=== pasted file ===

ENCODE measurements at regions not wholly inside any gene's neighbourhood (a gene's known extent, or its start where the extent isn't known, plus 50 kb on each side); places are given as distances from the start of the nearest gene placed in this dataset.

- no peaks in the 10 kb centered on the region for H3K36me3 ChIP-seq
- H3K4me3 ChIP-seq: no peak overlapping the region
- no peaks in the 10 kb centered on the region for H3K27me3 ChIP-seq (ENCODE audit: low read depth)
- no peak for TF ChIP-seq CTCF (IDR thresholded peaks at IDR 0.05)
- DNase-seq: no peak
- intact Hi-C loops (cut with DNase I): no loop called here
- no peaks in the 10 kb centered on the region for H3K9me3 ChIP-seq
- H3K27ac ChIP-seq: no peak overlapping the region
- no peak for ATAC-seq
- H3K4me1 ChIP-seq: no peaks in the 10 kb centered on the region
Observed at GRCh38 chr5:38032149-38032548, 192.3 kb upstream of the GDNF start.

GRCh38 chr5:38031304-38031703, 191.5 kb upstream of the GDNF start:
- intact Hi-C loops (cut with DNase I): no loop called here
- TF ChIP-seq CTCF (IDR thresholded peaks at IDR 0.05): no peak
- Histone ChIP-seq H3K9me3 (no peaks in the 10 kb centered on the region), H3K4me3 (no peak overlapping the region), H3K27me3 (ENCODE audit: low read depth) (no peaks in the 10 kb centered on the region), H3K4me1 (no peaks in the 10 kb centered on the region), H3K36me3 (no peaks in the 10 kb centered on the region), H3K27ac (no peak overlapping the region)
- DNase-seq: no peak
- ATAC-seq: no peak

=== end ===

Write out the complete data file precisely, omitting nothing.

ENCODE measurements at regions not wholly inside any gene's neighbourhood (a gene's known extent, or its start where the extent isn't known, plus 50 kb on each side); places are given as distances from the start of the nearest gene placed in this dataset.

- no peaks in the 10 kb centered on the region for H3K36me3 ChIP-seq
- H3K4me3 ChIP-seq: no peak overlapping the region
- no peaks in the 10 kb centered on the region for H3K27me3 ChIP-seq (ENCODE audit: low read depth)
- no peak for TF ChIP-seq CTCF (IDR thresholded peaks at IDR 0.05)
- DNase-seq: no peak
- intact Hi-C loops (cut with DNase I): no loop called here
- no peaks in the 10 kb centered on the region for H3K9me3 ChIP-seq
- H3K27ac ChIP-seq: no peak overlapping the region
- no peak for ATAC-seq
- H3K4me1 ChIP-seq: no peaks in the 10 kb centered on the region
Observed at GRCh38 chr5:38032149-38032548, 192.3 kb upstream of the GDNF start.

GRCh38 chr5:38031304-38031703, 191.5 kb upstream of the GDNF start:
- intact Hi-C loops (cut with DNase I): no loop called here
- TF ChIP-seq CTCF (IDR thresholded peaks at IDR 0.05): no peak
- Histone ChIP-seq H3K9me3 (no peaks in the 10 kb centered on the region), H3K4me3 (no peak overlapping the region), H3K27me3 (ENCODE audit: low read depth) (no peaks in the 10 kb centered on the region), H3K4me1 (no peaks in the 10 kb centered on the region), H3K36me3 (no peaks in the 10 kb centered on the region), H3K27ac (no peak overlapping the region)
- DNase-seq: no peak
- ATAC-seq: no peak